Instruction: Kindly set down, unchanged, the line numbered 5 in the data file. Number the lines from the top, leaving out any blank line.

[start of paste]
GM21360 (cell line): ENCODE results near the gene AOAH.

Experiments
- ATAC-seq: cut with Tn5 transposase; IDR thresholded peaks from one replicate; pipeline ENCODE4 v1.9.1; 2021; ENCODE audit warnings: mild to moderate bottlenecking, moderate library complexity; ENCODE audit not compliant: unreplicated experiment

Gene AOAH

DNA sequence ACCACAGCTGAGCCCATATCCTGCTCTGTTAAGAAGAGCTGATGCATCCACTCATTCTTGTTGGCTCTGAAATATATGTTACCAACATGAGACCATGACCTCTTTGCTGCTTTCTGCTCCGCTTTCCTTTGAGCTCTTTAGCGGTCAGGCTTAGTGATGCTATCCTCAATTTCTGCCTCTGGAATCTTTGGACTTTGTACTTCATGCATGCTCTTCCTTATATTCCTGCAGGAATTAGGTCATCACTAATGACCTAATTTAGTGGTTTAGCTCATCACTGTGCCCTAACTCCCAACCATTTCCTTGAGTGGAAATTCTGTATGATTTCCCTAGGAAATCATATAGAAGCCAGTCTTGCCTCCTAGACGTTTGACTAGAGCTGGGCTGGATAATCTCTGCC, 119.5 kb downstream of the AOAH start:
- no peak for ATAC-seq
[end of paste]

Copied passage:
DNA sequence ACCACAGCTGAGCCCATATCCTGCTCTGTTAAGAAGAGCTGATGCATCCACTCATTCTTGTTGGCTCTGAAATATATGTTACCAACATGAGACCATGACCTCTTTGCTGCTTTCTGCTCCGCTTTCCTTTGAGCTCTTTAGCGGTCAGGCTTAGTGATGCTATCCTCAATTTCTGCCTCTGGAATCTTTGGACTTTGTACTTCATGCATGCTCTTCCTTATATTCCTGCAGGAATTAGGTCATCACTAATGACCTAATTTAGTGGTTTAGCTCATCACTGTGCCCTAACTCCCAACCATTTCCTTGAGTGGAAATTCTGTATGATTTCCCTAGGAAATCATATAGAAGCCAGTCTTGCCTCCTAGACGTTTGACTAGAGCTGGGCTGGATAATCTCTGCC, 119.5 kb downstream of the AOAH start: